Monday, October 25, 2010
Monday, October 18, 2010
Here he is at his master's feet after a rousing game of fetch the giant stick, followed by frisbee catch. Today my husband told me this story: George had fallen asleep in the grass under the warm sun after a big walk. My husband watched as eventually, squirrels were coming closer and closer to him. One got as close as three feet away, when George startled. He saw the squirrel near him and jumped up, chasing him into a tree which he stared at for quite awhile and eventually fell back to sleep.
That's about as exciting as it gets around these parts, folks. And I like it that way.
Tuesday, October 12, 2010
Sunday, October 10, 2010
Saturday, October 9, 2010
Wednesday, October 6, 2010
Tuesday, October 5, 2010
From Wikipedia: Virginia creeper (or five-leaved ivy) is grown as an ornamental plant, because of its deep red to burgundy fall foliage. It is frequently seen covering telephone poles or trees. The creeper may kill vegetation it covers by shading its support and thus limiting the supporting plants' ability to photosynthesize.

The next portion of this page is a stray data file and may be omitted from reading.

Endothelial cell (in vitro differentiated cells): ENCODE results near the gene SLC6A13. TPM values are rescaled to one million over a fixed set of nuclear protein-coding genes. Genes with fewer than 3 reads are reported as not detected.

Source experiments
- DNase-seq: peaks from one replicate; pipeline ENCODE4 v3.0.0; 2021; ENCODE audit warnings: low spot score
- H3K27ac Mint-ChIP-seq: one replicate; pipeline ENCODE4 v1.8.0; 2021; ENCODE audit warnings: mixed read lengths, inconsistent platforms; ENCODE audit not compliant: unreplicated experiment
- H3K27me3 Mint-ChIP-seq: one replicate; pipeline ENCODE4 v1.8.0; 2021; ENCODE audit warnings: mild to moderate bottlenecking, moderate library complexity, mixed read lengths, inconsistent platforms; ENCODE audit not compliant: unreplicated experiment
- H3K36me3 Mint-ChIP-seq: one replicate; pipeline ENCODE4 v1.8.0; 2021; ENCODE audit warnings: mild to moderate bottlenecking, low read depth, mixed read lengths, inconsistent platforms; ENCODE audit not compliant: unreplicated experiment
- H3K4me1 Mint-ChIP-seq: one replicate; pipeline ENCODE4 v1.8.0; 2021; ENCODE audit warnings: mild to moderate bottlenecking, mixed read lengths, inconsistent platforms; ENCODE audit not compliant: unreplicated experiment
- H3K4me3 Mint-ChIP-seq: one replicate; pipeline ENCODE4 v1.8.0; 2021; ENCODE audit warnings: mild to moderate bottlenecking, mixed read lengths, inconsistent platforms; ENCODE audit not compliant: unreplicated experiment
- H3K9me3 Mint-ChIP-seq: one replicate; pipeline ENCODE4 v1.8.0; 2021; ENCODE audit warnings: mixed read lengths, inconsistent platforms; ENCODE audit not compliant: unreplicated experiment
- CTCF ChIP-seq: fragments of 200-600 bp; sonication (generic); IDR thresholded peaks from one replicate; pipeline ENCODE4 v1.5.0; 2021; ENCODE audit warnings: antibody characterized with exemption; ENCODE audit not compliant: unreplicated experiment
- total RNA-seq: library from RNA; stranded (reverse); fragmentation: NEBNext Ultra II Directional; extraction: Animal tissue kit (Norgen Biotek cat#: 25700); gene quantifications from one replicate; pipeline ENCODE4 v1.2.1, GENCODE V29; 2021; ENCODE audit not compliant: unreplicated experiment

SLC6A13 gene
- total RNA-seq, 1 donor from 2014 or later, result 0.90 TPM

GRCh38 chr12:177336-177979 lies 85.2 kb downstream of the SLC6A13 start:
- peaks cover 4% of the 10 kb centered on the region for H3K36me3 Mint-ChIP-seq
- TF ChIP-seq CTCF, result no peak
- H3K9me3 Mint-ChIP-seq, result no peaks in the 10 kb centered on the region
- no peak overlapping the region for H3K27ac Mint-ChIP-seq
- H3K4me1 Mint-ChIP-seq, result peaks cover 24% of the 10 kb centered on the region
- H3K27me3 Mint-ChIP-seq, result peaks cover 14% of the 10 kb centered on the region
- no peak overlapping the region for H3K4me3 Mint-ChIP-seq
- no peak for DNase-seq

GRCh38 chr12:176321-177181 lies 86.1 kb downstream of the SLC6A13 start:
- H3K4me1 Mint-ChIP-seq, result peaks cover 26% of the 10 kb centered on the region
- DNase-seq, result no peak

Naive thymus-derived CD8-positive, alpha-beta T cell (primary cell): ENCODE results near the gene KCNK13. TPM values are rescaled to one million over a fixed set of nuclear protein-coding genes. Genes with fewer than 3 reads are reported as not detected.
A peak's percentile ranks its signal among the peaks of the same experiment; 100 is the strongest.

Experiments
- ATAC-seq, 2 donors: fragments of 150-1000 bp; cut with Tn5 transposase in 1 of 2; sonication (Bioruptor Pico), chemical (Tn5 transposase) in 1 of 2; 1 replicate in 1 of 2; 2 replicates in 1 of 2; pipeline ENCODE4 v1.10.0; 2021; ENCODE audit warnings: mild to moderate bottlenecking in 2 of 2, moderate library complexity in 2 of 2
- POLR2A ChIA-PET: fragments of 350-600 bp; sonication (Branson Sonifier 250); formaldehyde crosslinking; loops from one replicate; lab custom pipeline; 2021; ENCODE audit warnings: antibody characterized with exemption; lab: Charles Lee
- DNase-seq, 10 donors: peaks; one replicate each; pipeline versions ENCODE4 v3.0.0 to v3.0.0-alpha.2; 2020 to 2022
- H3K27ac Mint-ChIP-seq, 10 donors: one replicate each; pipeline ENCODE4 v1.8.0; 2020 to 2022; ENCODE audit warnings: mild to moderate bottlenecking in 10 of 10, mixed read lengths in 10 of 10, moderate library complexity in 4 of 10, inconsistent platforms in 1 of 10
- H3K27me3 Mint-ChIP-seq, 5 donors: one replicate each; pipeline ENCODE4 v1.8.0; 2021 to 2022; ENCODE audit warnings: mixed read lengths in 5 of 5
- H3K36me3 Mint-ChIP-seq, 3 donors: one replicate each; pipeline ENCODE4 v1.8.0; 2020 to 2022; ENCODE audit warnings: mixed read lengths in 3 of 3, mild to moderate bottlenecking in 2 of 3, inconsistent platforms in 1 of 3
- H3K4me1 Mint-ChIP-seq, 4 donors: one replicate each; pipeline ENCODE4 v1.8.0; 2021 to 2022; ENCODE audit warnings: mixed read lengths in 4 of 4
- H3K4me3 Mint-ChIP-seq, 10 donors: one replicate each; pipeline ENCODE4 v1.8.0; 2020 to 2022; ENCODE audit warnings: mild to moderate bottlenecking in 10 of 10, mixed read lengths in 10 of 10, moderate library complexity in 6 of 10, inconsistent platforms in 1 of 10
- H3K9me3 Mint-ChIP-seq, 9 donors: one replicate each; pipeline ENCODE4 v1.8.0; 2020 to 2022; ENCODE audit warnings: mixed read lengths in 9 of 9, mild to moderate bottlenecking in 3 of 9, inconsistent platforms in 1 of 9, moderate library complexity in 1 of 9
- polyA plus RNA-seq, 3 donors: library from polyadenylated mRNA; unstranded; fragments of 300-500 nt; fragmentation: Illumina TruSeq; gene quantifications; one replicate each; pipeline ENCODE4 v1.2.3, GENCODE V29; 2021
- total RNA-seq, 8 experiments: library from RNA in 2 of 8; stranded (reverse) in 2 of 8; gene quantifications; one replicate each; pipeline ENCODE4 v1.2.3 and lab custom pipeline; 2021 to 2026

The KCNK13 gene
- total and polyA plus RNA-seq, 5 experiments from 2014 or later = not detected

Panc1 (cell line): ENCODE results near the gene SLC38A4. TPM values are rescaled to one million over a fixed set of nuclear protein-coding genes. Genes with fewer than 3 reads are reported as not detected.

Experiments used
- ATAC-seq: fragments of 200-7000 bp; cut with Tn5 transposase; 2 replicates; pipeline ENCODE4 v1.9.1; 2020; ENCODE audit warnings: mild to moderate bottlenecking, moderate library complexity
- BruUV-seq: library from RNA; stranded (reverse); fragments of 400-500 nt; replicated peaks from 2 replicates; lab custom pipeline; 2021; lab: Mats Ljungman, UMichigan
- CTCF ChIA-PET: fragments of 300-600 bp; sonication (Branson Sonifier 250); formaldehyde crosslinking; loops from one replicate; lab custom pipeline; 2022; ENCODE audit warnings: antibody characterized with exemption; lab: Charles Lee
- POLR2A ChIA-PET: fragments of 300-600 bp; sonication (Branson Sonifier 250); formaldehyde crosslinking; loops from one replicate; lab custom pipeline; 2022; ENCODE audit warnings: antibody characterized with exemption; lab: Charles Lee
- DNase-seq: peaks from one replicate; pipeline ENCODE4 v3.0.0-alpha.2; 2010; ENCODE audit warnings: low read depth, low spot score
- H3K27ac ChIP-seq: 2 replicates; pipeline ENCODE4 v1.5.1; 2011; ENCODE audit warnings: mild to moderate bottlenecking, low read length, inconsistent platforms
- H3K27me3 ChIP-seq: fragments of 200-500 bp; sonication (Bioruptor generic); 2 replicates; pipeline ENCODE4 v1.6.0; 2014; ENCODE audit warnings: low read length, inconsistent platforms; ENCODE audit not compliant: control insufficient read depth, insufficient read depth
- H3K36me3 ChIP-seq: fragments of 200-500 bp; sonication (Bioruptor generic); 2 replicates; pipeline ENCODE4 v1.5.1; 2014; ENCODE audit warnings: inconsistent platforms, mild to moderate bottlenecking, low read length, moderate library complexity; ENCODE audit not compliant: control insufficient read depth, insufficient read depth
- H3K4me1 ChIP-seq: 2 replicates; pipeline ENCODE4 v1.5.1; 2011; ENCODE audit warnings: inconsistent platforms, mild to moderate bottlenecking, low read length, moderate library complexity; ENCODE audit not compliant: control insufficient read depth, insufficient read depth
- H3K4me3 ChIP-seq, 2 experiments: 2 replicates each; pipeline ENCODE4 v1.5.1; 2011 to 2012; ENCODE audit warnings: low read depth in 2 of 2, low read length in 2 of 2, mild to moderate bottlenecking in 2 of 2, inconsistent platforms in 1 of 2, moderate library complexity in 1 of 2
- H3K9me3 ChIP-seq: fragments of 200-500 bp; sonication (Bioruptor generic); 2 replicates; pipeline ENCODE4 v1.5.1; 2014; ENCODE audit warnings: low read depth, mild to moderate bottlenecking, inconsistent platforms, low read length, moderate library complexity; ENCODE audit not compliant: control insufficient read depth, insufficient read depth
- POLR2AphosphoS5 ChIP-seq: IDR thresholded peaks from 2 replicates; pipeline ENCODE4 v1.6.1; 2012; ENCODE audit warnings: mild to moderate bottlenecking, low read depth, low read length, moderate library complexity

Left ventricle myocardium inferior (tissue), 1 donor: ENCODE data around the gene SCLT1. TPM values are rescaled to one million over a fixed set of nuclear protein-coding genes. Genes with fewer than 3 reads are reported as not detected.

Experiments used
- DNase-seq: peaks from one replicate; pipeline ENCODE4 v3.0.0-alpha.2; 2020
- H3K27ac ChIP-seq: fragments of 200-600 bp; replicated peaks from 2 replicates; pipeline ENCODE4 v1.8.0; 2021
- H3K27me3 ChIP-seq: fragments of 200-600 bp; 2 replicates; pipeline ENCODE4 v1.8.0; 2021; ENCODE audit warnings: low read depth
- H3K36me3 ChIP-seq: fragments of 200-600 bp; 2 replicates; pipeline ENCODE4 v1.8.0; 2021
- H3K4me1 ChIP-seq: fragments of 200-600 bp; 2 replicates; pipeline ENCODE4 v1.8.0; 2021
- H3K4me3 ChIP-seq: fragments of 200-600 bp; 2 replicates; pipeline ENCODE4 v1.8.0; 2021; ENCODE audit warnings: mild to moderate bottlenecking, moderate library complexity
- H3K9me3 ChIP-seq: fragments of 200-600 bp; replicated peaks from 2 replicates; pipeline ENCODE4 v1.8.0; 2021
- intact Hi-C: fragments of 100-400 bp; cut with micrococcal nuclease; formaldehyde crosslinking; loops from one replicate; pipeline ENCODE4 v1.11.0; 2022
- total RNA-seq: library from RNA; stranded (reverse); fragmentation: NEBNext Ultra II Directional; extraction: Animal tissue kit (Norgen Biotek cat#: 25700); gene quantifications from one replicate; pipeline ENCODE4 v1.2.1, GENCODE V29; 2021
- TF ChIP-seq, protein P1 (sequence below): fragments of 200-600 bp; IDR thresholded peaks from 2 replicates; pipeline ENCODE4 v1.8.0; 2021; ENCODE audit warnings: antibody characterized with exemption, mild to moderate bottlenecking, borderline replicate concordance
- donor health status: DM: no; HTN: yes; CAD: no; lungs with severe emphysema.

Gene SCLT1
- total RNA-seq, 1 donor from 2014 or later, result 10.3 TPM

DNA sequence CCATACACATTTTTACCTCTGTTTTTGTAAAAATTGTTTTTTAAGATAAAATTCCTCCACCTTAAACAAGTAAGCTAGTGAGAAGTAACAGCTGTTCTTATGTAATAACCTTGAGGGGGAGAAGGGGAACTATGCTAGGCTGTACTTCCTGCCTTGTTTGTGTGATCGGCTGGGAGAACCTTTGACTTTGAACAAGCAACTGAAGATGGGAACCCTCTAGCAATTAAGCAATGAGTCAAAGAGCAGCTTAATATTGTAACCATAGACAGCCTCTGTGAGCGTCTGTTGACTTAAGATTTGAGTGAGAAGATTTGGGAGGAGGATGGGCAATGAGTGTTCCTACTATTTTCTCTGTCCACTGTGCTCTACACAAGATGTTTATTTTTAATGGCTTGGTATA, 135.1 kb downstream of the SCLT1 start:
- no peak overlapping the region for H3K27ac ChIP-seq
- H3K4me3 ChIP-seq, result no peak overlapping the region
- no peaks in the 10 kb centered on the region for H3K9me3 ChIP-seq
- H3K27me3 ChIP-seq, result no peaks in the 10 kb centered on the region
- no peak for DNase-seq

Virginia creeper can be used as a shading vine for buildings on masonry walls. Because the vine, like its relative Boston ivy, adheres to the surface by disks rather than penetrating roots, it will not harm the masonry but will keep a building cooler by shading the wall surface during the summer, saving money on air conditioning. As with ivy, trying to rip the plant from the wall will damage the surface; but if the plant is first killed, such as by severing the vine from the root, the adhesive pads will eventually deteriorate and release their grip.
Native Americans used the plant as an herbal remedy for diarrhea, difficult urination, swelling, and lockjaw.
Also known as "Engelmann's Ivy" in Canada.
I just loved the color. And gee! You learn something new every day, right?